But fortunately, there is the rest of the album. "The Kiss of Judas" is my all-time favorite Stratovarius song and just has to be some sort of modern classic of heavy metal, because this is so fresh, original, memorable, catchy and generally AWESOME at the same time that I can't help but to think of it as one. There's still a little bit of Queensrÿche left in Stratovarius's sound here, and it sure comes through in that fucking BRILLIANT verse, being reminiscent of that of "I Don't Believe in Love". This is by the way your typical Stratovarius "semi-acoustic guitar" verse that we already heard about three times on 'Episode' and will hear in a number of future songs to come ("S.O.S."; "Rebel"; "Hunting High & Low"...sounds just about the exact same every time), except not done quite as well there. Be sure not to overlook that guitar riff right after the excellent mega-groove bass intro, because it's a little buried behind all the choir effects (that are excellent too) - as I said, there are plenty of totally cool riffs on here besides the already stellar platter of power metal.

As most of you know, "Black Diamond" is Stratovarius's own "Run to the Hills", "Eletric Eye" or "I Want Out" - no need to go into detail, really. It's classic; it's sing-along; it's all ownage. "Forever Free" and "Legions" (awesome double-bass post-chorus slowdown bit in this one!) both feature amazing heavy opening riffs and are standard fare Strat - as I said, the formula has just been perfected here and is to be endlessly copied for years to come, by Stratovarius themselves and also by other bands. Semi-balladic "The Abyss of your Eyes" features more of that "Queensrÿche with keyboards and different production" stuff in the vein of the opener; "Paradise" is a total barrel of fun and a little more happy-Helloween-esque "bouncy" than what is usual for Stratovarius, totally ripping of the intro section of Maiden's "22 Acacia Avenue"; and finally, the ten-minute title track is perhaps not as much as an epic as it is two songs clashed together with an interlude in between - but hey, if the riffs are there, and kicking this much ass...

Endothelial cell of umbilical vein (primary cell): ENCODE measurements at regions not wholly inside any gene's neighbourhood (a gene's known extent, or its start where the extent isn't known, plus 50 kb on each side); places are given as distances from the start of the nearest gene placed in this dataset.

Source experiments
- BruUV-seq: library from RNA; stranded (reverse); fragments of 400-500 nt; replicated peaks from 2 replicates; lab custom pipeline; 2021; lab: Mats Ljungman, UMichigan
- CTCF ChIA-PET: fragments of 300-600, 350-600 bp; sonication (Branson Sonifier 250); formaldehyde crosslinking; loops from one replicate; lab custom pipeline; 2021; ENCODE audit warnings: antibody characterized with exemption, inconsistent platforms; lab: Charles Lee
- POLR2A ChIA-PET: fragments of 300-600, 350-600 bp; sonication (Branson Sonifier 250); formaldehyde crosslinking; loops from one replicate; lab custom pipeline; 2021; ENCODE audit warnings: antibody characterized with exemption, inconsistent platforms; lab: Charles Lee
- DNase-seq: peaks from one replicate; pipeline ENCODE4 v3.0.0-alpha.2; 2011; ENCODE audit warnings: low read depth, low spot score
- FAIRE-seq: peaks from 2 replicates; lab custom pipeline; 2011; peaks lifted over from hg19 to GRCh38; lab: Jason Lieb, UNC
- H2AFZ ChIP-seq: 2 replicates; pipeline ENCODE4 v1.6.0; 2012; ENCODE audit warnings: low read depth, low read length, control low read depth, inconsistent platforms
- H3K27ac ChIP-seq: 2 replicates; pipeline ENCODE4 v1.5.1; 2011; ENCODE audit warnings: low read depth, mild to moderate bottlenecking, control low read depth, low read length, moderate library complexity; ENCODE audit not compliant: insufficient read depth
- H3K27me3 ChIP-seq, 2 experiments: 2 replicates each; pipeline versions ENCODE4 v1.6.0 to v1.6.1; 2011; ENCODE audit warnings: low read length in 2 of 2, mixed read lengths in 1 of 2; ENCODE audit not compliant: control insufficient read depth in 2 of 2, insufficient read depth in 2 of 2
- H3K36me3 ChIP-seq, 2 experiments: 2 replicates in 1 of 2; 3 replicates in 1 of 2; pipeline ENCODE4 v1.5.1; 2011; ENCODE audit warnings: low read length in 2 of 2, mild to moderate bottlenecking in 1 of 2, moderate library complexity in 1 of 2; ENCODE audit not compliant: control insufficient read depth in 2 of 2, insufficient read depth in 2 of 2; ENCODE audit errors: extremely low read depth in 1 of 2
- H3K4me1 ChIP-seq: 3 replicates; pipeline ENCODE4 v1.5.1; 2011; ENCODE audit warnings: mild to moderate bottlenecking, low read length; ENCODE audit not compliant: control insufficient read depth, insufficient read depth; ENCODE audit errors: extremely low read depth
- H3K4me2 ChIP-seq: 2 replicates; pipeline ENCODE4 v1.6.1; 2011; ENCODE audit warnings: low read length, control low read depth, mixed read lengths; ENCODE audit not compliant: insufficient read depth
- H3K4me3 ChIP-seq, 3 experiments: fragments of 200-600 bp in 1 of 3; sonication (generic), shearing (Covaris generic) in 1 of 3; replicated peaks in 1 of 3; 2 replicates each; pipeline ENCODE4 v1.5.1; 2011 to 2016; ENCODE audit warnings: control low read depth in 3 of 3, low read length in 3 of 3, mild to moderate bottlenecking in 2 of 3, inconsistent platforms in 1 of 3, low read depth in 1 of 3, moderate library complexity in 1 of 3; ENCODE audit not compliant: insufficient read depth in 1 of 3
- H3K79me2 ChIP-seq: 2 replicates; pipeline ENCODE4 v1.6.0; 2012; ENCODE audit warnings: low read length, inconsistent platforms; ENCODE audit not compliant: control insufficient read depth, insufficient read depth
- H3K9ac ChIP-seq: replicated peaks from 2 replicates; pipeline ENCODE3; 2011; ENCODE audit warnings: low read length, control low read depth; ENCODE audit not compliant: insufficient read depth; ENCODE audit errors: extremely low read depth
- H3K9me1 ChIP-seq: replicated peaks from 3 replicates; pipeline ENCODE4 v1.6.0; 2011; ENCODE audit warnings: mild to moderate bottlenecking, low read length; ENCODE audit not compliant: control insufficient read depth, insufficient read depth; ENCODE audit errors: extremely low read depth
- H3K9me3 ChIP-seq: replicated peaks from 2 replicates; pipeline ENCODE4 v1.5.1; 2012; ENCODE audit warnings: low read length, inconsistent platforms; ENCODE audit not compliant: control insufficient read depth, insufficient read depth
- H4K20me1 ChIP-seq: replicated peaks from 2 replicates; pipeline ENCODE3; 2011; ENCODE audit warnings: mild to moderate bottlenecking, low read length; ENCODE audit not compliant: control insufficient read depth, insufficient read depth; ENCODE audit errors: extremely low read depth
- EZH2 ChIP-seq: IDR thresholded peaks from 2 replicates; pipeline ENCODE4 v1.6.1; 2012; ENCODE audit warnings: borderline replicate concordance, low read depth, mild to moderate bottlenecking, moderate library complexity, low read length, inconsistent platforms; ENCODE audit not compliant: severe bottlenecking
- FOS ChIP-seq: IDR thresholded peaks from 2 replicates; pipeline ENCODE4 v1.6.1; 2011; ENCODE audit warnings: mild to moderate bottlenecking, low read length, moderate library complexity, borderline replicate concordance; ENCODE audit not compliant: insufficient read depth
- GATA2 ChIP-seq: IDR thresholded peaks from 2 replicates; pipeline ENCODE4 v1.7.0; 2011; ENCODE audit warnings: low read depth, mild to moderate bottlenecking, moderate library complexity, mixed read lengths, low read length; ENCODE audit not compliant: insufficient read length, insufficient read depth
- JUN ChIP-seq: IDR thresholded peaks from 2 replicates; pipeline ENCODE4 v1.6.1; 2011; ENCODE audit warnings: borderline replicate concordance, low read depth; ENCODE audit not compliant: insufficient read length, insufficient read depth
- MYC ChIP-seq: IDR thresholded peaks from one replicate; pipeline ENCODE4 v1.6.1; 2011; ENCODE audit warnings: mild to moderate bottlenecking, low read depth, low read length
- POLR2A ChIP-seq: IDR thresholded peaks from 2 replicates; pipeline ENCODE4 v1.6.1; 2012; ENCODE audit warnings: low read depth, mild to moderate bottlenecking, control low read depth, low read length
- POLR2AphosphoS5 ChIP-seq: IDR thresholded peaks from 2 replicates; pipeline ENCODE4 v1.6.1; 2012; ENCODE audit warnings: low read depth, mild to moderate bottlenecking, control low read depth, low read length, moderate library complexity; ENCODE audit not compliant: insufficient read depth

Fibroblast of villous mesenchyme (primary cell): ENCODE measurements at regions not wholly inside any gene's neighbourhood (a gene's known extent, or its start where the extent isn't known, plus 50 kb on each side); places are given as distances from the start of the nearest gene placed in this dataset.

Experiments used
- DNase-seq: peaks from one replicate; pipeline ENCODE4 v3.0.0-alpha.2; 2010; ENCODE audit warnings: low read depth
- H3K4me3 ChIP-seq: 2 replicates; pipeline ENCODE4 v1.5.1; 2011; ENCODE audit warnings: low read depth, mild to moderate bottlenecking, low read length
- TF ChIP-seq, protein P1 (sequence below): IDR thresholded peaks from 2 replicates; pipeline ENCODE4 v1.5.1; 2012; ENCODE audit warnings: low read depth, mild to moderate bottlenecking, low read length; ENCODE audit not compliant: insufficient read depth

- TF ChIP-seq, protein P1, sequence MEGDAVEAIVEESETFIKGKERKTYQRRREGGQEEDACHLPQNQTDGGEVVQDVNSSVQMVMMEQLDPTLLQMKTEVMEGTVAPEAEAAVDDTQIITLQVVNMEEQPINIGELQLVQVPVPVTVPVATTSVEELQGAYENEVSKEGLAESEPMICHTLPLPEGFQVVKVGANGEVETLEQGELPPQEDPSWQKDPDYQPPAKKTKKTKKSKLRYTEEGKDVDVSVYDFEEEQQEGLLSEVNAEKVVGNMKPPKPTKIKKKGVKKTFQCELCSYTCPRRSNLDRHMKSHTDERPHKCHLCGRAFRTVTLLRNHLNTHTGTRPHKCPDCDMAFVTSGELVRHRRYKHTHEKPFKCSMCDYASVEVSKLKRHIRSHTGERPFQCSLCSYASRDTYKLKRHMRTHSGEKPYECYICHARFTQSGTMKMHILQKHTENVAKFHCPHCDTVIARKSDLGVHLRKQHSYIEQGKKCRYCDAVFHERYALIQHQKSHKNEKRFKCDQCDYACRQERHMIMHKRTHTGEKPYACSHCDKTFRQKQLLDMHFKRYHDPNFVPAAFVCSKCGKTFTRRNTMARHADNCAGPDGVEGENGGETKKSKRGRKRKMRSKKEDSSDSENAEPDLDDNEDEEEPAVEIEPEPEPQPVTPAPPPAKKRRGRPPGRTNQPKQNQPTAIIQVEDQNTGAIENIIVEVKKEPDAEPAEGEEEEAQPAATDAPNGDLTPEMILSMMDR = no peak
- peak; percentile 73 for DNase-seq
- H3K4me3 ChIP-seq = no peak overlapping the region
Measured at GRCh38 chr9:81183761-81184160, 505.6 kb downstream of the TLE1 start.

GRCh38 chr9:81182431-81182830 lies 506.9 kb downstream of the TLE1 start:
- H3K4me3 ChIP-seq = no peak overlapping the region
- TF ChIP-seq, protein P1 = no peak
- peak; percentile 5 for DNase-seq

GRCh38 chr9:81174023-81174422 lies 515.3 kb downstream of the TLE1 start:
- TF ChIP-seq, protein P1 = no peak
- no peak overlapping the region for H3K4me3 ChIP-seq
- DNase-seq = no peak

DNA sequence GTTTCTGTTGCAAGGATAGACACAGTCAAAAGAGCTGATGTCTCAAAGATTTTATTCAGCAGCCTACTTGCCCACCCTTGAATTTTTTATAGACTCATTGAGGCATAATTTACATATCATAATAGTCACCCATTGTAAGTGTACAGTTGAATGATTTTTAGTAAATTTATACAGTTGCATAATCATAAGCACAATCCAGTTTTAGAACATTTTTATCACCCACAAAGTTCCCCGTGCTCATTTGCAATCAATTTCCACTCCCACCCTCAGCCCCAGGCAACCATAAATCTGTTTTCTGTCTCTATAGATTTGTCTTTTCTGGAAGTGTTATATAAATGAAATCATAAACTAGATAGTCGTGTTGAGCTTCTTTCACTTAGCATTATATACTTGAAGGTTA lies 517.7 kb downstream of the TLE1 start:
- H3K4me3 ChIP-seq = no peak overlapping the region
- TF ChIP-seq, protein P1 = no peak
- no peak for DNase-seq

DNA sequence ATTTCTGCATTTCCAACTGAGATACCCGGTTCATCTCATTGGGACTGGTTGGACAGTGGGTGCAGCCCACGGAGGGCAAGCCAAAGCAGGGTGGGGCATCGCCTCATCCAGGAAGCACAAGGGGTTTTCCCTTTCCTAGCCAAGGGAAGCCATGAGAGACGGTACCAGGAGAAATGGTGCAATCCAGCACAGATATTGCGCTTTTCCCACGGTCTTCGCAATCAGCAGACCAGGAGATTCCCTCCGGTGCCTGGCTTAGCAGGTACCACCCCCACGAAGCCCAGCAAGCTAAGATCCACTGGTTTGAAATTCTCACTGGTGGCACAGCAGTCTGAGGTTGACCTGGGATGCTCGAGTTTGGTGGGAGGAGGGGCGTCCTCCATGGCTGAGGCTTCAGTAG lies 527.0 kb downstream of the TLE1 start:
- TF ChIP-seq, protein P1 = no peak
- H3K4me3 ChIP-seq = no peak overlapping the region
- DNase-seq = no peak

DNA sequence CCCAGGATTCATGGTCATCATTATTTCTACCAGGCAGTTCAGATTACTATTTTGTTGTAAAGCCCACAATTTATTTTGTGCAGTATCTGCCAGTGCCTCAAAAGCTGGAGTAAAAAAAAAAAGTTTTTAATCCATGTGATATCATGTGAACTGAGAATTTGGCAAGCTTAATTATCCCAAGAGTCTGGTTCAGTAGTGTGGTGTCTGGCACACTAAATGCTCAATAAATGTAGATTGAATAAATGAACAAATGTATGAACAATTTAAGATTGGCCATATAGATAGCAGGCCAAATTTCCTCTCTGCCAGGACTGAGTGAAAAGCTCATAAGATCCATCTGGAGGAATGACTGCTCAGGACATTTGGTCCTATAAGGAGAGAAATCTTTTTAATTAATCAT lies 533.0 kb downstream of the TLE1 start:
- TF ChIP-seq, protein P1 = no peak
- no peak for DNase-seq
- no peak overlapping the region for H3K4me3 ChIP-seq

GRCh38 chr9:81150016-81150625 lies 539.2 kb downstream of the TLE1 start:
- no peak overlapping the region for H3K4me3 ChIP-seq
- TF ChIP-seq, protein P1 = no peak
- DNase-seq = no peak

Even with 'Episode' being an overall better album in my opinion, I'd say this is probably the one to start with, being more accessible and therefore serving better as an introduction to the band. More keyboards may not be in everyone's interest, but in defense of them, I have to say that they are after all a large part in what took this band to the next level and made them sound even less like other bands, back in the day when generic bands like the silly Twilightning or the awful Gaia Epicus didn't come out every week. Obviously, Stratovarius's influence on modern power metal is absolutely unquestionable and because this very album can be attributed to a whole lot of that, being their "breakthrough" release and all; in my book, definitely it has to be awarded with an extra couple of points (seriously, I was long considering giving this 84%, but changed my mind).

Do check back for the next album too, but I'd say pretty much stop after that, unless you're absolutely dying to hear the same old stuff over and over again, or don't mind paying full price for half a decent album. Oh well, but in 1997 Stratovarius still ruled for sure; faster than light, higher than the sky.